Wednesday, November 27

REVIEW: Kill Your Darlings

Directed by John Krokidas
2013 Biographical Drama
1 hour and 44 minutes
From Sony Pictures Classics

Daniel Radcliffe
Dane DeHaan
Michael C. Hall
Jack Huston
Ben Foster
David Cross
Jennifer Jason Leigh
Elizabeth Olsen
David Rasche
John Cullum
Kyra Sedgwick

Here we go with the third film I've reviewed this year on the Beat Generation.  The first two, On the Road and Big Sur, were concerned more with Jack Kerouac.  While his character is featured in this film as well, it is more about his pals Allen Ginsburg and Lucien Carr, who along with William Burroughs, were part of those responsible for starting the Beats. 

The centerpiece of the story is a murder, one that was apparently rather hushed up for some time.  It opens with a young Ginsberg (long before he became a famous poet although he was dabbling in it) at home with his teacher-poet father and mentally unstable mother while awaiting notification of acceptance from Columbia University.

Once in his dorm, he hears classical music floating in from another room and when he goes to check it out, he runs into Lucien Carr, a brilliant, troubled, self-destructive young man with whom he is immediately smitten.

At the same time we are favored with the quirky presences of Burroughs and Kerouac and the start of the anti-conformist youth movement that would one day be celebrated in Kerouac's Beat bible, On the Road, Ginsberg's Howl and Burroughs' Naked Lunch.  We glean their early forays into spontaneous creativity, experiments with drugs, legendary drinking, pranks, sexual adventures and the rejection of materialism and academics.  Their bohemian lifestyles would give birth to the hippie movement of the 1960s.

Carr was actively pursued sexually by an older man named David Kammerer.  Today it would be called stalking.  The two likely had sex at one time but now Carr is no longer interested.  The same could not be said for his coupling with Ginsberg.  Carr would go to a long marriage and have three kids and outlive all of his beat pals but not before a murder would shake up a group that wasn't easily shaken.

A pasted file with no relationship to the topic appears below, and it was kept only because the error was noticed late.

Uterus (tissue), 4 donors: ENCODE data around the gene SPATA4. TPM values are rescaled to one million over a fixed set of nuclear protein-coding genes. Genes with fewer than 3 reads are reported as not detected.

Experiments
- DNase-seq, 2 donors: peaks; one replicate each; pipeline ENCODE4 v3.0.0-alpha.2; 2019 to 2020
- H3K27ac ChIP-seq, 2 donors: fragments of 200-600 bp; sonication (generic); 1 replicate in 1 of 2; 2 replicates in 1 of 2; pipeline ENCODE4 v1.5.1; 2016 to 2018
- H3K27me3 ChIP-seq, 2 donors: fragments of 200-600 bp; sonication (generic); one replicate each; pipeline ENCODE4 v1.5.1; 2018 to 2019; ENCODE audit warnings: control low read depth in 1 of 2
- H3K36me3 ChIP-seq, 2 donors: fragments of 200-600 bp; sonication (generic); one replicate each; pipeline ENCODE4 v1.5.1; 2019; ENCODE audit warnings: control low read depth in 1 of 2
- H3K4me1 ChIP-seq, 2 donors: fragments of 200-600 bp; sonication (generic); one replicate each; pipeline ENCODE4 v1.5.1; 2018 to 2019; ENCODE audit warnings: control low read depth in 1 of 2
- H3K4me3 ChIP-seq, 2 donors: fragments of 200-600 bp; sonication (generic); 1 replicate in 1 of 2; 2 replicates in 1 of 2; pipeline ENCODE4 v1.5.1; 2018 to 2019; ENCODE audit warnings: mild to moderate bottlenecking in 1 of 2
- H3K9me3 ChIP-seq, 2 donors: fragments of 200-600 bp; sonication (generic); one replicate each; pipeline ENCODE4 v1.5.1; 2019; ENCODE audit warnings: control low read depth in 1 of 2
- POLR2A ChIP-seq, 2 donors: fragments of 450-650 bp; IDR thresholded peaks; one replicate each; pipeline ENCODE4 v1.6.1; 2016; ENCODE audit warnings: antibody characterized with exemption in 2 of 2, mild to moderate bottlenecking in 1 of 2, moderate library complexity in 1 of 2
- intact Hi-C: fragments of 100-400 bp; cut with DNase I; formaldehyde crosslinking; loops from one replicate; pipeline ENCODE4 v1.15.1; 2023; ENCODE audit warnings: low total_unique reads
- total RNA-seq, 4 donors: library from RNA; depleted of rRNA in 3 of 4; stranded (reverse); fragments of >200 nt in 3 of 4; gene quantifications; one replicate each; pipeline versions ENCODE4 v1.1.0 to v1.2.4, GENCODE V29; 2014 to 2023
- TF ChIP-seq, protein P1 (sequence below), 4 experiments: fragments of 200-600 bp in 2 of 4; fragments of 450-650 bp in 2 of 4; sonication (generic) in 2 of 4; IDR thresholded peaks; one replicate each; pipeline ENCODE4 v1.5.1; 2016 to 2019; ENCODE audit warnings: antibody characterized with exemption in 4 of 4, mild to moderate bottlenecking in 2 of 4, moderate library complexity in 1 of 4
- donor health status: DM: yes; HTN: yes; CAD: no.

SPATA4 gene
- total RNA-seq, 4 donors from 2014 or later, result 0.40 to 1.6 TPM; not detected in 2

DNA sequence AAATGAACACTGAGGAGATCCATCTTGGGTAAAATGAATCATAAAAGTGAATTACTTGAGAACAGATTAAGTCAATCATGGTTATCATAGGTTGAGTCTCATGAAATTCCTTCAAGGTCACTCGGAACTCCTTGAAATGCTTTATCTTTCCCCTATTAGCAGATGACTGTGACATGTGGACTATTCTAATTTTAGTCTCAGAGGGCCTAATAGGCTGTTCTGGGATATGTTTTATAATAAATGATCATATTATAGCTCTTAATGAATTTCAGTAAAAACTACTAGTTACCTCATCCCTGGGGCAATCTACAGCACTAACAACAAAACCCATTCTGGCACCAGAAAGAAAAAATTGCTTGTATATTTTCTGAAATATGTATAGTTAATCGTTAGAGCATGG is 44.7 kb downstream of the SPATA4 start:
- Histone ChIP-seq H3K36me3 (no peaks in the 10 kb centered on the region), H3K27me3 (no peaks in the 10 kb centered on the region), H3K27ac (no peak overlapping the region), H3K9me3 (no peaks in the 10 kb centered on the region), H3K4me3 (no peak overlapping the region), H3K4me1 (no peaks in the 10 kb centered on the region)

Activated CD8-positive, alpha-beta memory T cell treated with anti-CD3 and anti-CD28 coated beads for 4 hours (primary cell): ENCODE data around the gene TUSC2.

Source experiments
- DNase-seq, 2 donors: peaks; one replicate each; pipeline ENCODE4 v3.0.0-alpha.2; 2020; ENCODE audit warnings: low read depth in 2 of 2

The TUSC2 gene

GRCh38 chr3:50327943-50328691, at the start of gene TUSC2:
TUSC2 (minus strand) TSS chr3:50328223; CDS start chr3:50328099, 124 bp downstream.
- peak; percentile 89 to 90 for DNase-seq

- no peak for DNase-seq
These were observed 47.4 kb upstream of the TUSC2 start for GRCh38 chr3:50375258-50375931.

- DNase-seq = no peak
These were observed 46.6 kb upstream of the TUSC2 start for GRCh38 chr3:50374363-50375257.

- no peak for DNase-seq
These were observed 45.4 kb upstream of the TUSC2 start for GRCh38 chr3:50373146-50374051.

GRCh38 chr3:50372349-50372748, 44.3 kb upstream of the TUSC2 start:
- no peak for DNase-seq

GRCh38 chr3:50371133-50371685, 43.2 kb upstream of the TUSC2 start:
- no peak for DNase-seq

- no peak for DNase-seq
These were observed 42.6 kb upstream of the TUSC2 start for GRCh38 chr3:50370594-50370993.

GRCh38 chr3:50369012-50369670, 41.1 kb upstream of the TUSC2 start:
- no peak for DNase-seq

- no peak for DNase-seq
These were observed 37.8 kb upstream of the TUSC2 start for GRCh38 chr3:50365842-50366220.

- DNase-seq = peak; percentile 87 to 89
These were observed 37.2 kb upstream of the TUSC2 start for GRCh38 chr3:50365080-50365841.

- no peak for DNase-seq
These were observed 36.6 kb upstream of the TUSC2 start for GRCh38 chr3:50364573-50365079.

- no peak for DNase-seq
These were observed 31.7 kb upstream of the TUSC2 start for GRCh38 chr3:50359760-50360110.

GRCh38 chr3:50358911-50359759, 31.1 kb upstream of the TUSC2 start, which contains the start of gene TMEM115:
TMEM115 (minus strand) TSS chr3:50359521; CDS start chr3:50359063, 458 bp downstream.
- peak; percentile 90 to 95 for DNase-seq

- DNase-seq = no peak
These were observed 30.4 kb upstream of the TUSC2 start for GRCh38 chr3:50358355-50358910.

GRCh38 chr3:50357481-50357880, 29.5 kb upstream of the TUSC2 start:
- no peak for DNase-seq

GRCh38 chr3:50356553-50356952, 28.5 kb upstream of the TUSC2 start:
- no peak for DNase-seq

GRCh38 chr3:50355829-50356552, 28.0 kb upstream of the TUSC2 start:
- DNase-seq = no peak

Carr would use the honor killing defense, still used in various cultures around the world.  In his case, he would receive a lower sentence if he claimed, as a straight man, that he was attacked by a gay man.  If he admitted to being gay, then the honor killing status would not apply and he would receive whatever sentence was appropriate in New York at that time (1944).

Bravo to new writer-director John Krokidas for fashioning a stylish screenplay that thrummed with electricity and for keeping the story moving and true to its real-life characters and their times.  He guided his large cast to near-perfect emoting.  Particularly good were the four leads.  Radcliffe has often said he wants to remake his image and while he's been doing that, this film should garner a whole new appreciation for the Harry Potter actor.  I first saw DeHaan in Lawless and found him impressive but this is certainly a breakout performance.  He and Radcliffe have a wonderful chemistry together.  Hall is emotionally impressive as Kammerer and Huston renders a damned good Kerouac. 

The title likely refers to something William Faulkner once wrote... you must kill all your darlings.  It was apparently his way of telling other writers to not rely on familiar things they always relied on.  Regardless, the title is probably a poor choice.  I don't see it as causing great attendance.

Too bad too.  It's a good art house film but then I am thrilled at another look at those early practitioners of the Beat movement, writers in general and just about anything with a gay theme.  Be warned or lured by some gay sex scenes.

Review of Dallas Buyers Club

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